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What's On Screen: Lots of horror amid the gem of Disobedience

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Upgrade not scarey, Hereditary, take your tranks. And get ready for the holiday flicks. Also, good TV which contains... scariness!
What's On Screen: Lots of horror amid the gem of Disobedience

Image: Upgrade

The Sydney Film Festival comes to a climax this weekend. Slowcoaches can assuage their disappointment by checking the program for additional screenings of favoured films.


New releases

Upgrade is the Leigh Whannell Goalpost and Blum production which is described as body horror and supposed to have scares and squidgy bits. It has a teeny bit of butchery violence and some running away and chasing, but is mostly just an interesting SF film which is stylishly made.


Some of it is pretty derivative but Whannell (who wrote Saw) would say it is homage and besides, exactly what the punters want. If you like high concept low wreckage SF it is pretty pleasant to watch, though Tarkovsky fans would recognise some ideas from Polish science fiction books in the 1950s. 

Good reviews, with fan approval and mainstream doubts. 

School holidays are looming again. You can still pick up Peter Rabbit and Duck Duck Goose and Sherlock Gnomes, but these will probably be stale fare for kids plugged into The Incredibles 2. It is made by someone called Brad Bird, who was already involved when Duck Duck Goose was commissioned, killing a million puns before they were even imagined. 


Tag is also out on wide release. 

For one month every year, five highly competitive friends hit the ground running in a no-holds-barred game of tag they've been playing since the first grade--risking their necks, their jobs and their relationships to take each other down with the battle cry "You're It!" 

Reviews are divided, but Isla Fisher is said to be very funny and she started her career here. 


Disobedience is a small contemporary thoughtful film on limited release. How did you guess? 

From Sebastián Lelio, the director of the Academy Award-winning A Fantastic Woman, the film follows a woman as she returns to the community that shunned her decades earlier for an attraction to a childhood friend. Once back, their passions reignite as they explore the boundaries of faith and sexuality. Written by Lelio and Rebecca Lenkiewicz and based on Naomi Alderman's book, the film stars Rachel Weisz, Rachel McAdams and Alessandro Nivola.

Good reviews. Praise for ensemble performances is universal.



In the right venues you can see the World Cup on the big screen. Unlike 2010, it does not seem to be in 3D. So sad. 

SBS is also keen to remind you that you can the cup for free at home, on your couch, screaming in rage and despair to your heart's content. Did you know all the nutrients to support human life are in beer and cabbage?

Hereditary, the scarey film starring Toni Collette at the top of her form, did over a million dollars in its first weekend here, and has been doing just fine in the US.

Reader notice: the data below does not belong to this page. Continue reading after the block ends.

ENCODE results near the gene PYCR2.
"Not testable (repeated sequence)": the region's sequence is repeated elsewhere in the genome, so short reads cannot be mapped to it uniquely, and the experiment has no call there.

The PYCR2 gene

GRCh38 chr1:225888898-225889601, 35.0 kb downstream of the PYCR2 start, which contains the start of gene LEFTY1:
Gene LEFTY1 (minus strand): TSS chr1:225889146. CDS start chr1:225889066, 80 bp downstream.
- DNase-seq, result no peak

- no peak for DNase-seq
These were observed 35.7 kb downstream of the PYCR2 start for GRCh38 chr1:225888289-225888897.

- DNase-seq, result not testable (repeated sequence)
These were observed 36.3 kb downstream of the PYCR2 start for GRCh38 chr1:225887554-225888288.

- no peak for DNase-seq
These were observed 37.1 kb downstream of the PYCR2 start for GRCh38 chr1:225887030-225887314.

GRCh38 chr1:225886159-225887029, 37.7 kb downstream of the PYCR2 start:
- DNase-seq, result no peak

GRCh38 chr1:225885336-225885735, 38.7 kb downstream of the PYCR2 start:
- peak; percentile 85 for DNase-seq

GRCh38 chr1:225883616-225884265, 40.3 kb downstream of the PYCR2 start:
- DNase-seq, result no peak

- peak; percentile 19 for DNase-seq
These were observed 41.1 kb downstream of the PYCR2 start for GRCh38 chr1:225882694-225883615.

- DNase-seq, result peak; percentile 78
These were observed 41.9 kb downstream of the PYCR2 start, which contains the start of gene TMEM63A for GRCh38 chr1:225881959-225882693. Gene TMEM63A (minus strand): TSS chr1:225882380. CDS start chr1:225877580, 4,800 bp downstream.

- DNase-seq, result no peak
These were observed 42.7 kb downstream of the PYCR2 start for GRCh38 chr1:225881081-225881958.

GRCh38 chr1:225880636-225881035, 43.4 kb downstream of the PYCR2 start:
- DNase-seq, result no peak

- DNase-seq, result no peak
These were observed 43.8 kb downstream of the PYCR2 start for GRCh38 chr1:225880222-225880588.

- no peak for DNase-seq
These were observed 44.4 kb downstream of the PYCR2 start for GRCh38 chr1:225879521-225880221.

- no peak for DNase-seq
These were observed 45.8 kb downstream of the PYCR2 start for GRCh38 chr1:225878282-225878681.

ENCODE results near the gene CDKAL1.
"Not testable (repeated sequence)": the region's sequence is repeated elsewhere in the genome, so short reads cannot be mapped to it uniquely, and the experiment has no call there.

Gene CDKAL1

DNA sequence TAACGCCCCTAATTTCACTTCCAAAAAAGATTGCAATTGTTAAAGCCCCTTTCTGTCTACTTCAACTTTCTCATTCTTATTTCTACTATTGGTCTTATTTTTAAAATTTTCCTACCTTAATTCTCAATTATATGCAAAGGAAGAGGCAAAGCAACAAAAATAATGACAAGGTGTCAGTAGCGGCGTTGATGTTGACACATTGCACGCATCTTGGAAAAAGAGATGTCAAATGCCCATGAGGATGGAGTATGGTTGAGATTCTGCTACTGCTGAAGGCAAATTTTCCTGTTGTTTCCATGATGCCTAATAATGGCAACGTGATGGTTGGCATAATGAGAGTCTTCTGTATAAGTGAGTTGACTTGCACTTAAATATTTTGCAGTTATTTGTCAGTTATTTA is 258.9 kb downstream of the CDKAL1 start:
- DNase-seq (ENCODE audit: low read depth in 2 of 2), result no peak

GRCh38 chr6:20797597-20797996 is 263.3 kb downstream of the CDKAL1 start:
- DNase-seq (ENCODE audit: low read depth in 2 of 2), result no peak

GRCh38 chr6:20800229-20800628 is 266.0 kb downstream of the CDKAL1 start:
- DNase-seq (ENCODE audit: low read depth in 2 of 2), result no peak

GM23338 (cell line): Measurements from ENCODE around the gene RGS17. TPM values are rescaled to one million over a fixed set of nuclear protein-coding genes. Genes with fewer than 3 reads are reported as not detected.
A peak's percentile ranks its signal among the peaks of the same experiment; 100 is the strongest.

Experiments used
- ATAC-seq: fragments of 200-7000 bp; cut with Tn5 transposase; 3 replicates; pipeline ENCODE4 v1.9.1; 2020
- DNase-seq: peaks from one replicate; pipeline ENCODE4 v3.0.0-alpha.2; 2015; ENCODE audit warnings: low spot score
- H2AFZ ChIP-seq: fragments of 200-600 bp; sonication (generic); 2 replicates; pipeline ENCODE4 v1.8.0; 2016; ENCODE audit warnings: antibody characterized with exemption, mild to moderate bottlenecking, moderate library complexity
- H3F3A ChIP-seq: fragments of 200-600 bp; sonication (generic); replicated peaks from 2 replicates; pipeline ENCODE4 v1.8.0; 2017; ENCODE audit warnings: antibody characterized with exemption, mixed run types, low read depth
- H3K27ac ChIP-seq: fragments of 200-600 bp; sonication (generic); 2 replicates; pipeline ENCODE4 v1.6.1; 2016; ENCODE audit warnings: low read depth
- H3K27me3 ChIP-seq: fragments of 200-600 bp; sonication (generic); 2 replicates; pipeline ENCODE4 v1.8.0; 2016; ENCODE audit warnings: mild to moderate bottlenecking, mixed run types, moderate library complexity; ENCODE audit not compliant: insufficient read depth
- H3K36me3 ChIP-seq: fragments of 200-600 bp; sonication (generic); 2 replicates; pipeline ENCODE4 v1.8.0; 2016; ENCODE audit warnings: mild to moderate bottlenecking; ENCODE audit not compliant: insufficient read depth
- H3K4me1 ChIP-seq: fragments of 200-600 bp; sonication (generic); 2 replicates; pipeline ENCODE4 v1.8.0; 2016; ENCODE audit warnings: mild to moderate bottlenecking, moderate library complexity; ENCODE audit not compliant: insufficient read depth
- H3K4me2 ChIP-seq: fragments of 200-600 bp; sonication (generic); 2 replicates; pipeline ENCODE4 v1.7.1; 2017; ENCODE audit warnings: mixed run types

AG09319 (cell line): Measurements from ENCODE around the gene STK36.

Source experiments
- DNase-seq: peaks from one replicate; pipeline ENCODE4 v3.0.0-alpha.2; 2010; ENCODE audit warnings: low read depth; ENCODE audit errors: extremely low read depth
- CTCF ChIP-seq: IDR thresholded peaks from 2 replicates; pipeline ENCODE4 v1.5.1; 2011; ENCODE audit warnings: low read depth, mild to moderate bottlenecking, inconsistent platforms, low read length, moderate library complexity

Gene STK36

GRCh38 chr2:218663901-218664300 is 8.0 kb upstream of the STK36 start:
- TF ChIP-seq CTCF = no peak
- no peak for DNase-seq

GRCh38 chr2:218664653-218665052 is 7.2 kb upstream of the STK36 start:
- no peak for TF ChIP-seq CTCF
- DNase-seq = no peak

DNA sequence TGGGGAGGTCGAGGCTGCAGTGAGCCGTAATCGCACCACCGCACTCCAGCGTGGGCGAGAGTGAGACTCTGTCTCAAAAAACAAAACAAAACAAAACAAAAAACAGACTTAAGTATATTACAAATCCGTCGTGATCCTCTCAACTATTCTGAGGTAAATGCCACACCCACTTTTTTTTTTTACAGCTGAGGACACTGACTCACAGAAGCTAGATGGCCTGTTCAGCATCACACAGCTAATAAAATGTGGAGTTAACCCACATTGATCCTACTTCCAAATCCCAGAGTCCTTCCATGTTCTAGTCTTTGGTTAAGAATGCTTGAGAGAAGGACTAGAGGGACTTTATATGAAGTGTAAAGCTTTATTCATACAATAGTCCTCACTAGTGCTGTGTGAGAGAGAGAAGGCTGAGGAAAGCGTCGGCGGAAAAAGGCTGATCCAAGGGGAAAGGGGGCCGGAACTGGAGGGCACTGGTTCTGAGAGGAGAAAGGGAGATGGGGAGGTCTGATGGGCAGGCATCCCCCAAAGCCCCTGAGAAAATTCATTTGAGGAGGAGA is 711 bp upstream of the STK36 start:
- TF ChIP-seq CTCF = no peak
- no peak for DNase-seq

If you want a good shiver, run towards it. For $29.99 you can buy a two metre wriggly rubber tentacle which you drape over strangers' shoulders in the cinema and then switch it on with your phone. We won't tell you where and if you even Google it you are a bad person. Peter Bradshaw in the Guardian is never perturbed. 

Hereditary tripled my heart rate, prickle-massaged my scalp, cured my hiccups – and pretty much terrified me. It was the first time I’ve heard someone in an audience of hardened critics yelp the word “Fu-uck” in two separate syllables; the first in fear, the second in a kind of immediate, incredulous self-reproach for having lost it in public. That reaction was incidentally triggered – the only appropriate word – by a tongue-click, the sound a child might make to impersonate the clip-clopping of a horse, a once-innocent tic I will from now on associate with pure evil.


Tea With The Dames is a bit of a sleeper but is said to be hilarious. 

Kodachrome might be alright.

Loveless remains an act of genius. 


The Babadook (Netflix)  

Forget all about our Babadook being an accidental gay icon due to a Netflix archiving mistake, this 2014 film is one of Australia’s scariest and most stylish horror debuts in recent years. Directed by Jennifer Kent and starring Essie Davis as the besieged parent of a troublesome (monstrous?)child, this supernatural thriller has some really interesting things to say about motherhood, grief and moving on.

Sunshine (SBS On Demand) 

This Australian crime drama series debuted on SBS in October last year, but they’re still pushing the AACTA-winning drama hard. Anthony LaPaglia stars as the grumpy owner of a sports shop, and the reluctant coach to a Sudanese-Australian basketball team. Set and shot in Melbourne’s outer-western suburb of Sunshine, the four-part story follows a young aspiring player on the cusp of being picked up by US scouts when he’s caught up in a police investigation. An Essential Media production directed by Daina Reid and written by Matt Cameron and Elise McCredie.

Killing Eve (ABC iview)

This 8-part BBC America series isn’t Australian but it’s getting great reviews for its sly female take on the assassin spy thriller. Eve (Sandra Oh) is a bored, whip-smart, secret service operative whose desk-bound job doesn't fulfil her fantasies of being a spy. Villanelle (Jodie Comer) is an elegant and talented killer. A seductive cat-and-mouse game ensues. Created by Phoebe Waller-Bridge (Fleabag).  

About the author

Mostly David Tiley and Rochelle Siemienovicz, with contributions from friends, fans and Artshub staff. Between us, we flinch at nothing.